Sunday, 28 April 2013

World War 3...

But dear, I can't miss the game...

One sizable downside to Charlton's recent explosive form was that it was taking me on a collision course of seismic proportions. As hopes were raised for a cheeky play-off place, I was gearing up for world war 3! You see, a few months ago, when we more likely to be in a relegation battle, I gave my blessing to a weekend away with 'er Indoors and some friends. Worst still, it was billed as part of the 'celebrations' for me turning 40 this summer (not that I care). Cue great excitement as there was 'something to look forward to' on the calendar. Charlton's season would be over by then and Sir Chris and his battle-weary charges would be sunning themselves on sandy beaches...wouldn't they?

What idiot books up a weekend away at the same time as the Championship play-off final?

I'd set out my battle plans. They were simple enough. If the unthinkable happened (and God knows I was praying they would) I'd just grit my teeth, stand firm and accept the fallout like a man. If needs be I'd make a bolt for the door and I'm confident I'd out run the missus and her rolling pin! 

Anyway, thankfully for the sake of my marriage, the endless list of required permutations unsurprisingly never materialised, and peace remains in Hungry Ted Towers for now. Even if Charlton had held on for all 3 points yesterday, results elsewhere went against us. 

Not that I'm complaining. What a fantastic run we've been on of late, and how typical of Powell and his team to fill us with pride against the odds. To have even had an outside chance of the play-off's shows how far we've come. Charlton are assured of a top half finish, which is quite remarkable considering the lack of investment in the team.

Monday, 22 April 2013

The Long Road Ahead...Done!

Only on one other day in my life have I gone through the full range of emotions to such extremes as I did yesterday and that was at Wembley in the '98 play-off final. Running the London Marathon is quite an experience, that's for sure. Whether I can say I enjoyed it is debatable, but I'm so pleased I've given it a go.
After 6 months of dedicated training, I thought I was as ready as I could be yesterday, but in truth, nothing can prepare you for the event itself. I run regularly to enjoy solitude and there I am amongst 37,000 runners, taking part in a global televised event! I felt totally bewildered, if I'm honest. And then there's the crowds that line every inch of the route. I pass the odd dog walker who may bid me good morning, but having people shout my name and hand me orange quarters and jelly babies was unbelievable.
What nobody could have prepared for was the heat. As nice as it was for the spectator, it was not good for the runner. I was told it was only 13 degrees, but it felt considerably hotter than that, especially with the clear blue sky. I'd spent 6 months training in temperatures that regularly went below freezing and there I am in a short sleeve shirt for the first time this year.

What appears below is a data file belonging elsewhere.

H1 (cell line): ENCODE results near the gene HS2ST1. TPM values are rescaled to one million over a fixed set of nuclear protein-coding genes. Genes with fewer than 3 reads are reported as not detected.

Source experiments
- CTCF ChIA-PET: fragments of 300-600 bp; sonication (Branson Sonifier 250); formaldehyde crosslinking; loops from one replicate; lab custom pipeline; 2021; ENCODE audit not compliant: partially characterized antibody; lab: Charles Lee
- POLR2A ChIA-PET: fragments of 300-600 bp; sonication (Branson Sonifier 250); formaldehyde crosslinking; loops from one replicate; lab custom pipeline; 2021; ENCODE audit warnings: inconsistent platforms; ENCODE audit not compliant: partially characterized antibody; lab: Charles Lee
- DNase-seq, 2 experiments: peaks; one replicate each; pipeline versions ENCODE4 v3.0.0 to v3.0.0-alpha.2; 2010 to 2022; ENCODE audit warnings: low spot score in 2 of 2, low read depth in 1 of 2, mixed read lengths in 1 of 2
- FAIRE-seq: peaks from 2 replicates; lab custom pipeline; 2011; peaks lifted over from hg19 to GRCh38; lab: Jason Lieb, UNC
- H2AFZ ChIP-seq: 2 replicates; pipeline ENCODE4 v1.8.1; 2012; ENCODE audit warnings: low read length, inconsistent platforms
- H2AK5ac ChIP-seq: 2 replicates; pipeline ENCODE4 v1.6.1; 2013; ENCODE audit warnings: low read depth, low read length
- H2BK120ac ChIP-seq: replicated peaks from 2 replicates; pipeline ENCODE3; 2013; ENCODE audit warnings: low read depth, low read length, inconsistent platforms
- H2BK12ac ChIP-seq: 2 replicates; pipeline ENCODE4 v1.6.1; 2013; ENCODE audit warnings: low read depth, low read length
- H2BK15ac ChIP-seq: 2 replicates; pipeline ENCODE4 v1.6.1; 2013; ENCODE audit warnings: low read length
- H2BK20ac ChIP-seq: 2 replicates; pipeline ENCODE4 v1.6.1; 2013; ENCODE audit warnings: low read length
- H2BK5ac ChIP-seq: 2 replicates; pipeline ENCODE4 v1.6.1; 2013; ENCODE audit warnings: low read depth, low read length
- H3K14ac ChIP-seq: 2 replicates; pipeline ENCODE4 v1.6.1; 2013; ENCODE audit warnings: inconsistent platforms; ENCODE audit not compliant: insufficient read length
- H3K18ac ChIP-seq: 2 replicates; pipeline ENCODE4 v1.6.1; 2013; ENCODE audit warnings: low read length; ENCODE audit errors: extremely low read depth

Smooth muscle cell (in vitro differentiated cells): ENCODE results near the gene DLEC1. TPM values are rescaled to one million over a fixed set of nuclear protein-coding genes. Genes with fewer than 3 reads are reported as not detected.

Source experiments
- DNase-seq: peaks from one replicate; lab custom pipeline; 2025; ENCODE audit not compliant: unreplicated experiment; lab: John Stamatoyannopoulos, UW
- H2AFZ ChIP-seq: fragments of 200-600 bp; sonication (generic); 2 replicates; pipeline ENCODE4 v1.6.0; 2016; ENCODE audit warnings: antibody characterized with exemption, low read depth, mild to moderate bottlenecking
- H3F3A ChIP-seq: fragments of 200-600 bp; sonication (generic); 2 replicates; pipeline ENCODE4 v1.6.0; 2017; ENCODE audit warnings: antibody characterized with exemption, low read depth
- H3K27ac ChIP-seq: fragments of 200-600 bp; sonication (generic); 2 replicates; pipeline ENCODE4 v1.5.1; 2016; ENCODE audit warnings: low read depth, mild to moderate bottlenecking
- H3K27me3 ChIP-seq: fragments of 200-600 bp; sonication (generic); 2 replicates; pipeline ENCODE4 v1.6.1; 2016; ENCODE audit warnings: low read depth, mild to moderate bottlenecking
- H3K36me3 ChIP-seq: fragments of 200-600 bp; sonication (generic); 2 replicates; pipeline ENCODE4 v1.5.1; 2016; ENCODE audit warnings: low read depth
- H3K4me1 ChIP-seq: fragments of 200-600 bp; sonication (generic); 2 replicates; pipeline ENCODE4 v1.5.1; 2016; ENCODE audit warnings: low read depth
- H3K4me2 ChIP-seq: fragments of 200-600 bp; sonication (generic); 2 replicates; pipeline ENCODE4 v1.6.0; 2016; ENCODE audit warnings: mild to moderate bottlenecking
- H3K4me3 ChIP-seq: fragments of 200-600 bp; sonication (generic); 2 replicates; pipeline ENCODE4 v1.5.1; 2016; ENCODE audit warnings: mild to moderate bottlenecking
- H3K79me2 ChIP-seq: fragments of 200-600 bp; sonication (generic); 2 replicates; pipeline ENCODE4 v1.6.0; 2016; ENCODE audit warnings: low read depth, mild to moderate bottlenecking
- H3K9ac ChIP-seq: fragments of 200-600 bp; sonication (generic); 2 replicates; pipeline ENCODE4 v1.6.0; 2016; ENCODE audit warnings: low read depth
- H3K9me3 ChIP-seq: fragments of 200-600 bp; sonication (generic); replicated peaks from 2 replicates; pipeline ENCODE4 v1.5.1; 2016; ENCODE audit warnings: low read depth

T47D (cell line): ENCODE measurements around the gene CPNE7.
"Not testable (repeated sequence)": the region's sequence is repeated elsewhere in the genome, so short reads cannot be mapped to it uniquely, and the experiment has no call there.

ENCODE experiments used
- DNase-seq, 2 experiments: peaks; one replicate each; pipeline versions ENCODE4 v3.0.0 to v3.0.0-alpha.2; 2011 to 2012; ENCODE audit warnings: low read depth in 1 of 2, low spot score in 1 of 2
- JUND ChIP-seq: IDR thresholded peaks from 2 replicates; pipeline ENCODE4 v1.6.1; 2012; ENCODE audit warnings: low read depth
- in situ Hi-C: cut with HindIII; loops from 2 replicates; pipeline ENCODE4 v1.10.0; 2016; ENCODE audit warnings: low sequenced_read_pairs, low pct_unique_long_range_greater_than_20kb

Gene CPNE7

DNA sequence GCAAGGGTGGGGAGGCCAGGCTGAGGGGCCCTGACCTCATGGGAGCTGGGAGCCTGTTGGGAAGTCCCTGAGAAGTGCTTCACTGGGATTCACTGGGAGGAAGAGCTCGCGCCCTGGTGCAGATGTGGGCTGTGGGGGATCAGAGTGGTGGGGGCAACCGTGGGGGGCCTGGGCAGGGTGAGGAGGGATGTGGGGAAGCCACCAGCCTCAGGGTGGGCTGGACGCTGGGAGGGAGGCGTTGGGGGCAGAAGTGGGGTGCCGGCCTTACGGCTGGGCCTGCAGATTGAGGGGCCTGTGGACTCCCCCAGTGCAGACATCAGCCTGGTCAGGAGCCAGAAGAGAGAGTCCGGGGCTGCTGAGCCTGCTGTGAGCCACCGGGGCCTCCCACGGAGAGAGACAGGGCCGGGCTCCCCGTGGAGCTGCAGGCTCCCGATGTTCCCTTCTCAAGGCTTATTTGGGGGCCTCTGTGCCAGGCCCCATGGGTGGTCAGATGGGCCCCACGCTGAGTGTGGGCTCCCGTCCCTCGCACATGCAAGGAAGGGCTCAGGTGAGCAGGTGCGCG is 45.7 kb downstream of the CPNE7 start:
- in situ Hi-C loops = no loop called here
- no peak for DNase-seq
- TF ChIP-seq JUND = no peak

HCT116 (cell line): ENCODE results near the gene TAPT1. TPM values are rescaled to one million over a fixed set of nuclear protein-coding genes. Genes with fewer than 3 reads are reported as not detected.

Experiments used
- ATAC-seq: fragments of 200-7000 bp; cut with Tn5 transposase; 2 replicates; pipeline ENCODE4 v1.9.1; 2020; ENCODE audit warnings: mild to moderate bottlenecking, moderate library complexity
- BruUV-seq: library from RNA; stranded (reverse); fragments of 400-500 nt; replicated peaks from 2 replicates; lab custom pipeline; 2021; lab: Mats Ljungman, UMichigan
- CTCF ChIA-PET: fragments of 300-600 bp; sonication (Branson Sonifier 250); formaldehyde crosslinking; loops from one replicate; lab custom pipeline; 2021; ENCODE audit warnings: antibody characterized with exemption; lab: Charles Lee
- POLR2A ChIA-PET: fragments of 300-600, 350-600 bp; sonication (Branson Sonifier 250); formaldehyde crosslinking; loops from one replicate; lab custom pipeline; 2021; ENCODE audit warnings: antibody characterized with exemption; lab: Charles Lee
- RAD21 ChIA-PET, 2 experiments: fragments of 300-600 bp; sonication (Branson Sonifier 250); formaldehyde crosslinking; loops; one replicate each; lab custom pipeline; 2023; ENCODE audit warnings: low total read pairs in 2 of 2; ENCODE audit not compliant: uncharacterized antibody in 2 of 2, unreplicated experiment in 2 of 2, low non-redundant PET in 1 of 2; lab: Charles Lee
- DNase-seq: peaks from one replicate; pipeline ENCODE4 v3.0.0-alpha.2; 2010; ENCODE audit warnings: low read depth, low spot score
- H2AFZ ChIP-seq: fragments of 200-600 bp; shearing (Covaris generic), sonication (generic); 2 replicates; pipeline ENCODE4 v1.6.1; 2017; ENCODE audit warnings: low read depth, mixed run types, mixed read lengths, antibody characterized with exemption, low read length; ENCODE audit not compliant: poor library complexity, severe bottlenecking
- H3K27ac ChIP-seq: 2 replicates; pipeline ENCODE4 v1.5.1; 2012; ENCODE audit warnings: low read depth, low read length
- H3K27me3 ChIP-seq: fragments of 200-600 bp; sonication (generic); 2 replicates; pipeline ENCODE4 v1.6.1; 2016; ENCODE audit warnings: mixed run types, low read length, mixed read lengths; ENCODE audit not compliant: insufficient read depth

Despite crippling nerves I started at a good, sensible pace and kept that up quite comfortably until 18m in when, just like a car running out of petrol, I could feel myself slowing down alarmingly. That's never happened to me before and by 19m I knew I was in trouble. Still I plodded on, occasionally reaching almost a fast walking pace.
I saw my wife, kids and a few friends at around 22m which gave me a morale boost, but the worst was to come...
From 23m it was everything I could do simply to put one foot in front of the other. At just the time that the London Marathon gets interesting in terms of scenery, I remember nothing, not even passing Big Ben! I was in a pretty dark place. I was struggling massively.
The last 800m should have been an emotional high. I should have even tried a glory burst to the finish line, but I literally had nothing left. I stumbled over the finish line in 4:05:37 and before I knew it I was met by a lovely young lady with a huge grin who grabbed and steadied me and hung the medal around my neck. No feeling of elation from me - I couldn't even speak to her. I just wanted to go home.
Before I could even get my breath back myself and another female runner had to come to the aid of a runner who was seconds away from collapsing. His eyes were rolling and he was on his way down. The chap was much bigger than I was and I could have well done without trying to catch him and drop him gently to the floor. I have to say, the first aid available on the day was first class. All around the course runners were dropping like flies and all were surrounded within seconds.
I can't deny I'm disappointed with my time. I'd have loved to have sneaked below 4hrs at least. In the end perhaps I'd put too much pressure on myself. Perhaps I'd pushed myself too much. My poor old feet show show the signs of my labour.

WARNING: Graphic image of gnarled feet!

As things stand, I've raised close to £800 for a very worthy cause. That is something that definitely makes the effort worthwhile.

So the question is whether I'd ever do it again? I want to say no, I really do, but I was pretty close to the 4hrs, after all. Tantalisingly close...

Monday, 15 April 2013

The Long Road Ahead...The Final Push

So, after six months of the most intense, gruelling, self-imposed training regime I will ever encounter and throughout one of the harshest, never-ending freezing winters on record, I am just days away from running my first London Marathon. I have pushed myself as hard as I can and I know in my heart I can't do any more to prepare. Only time will tell if I can achieve the goals I have set myself.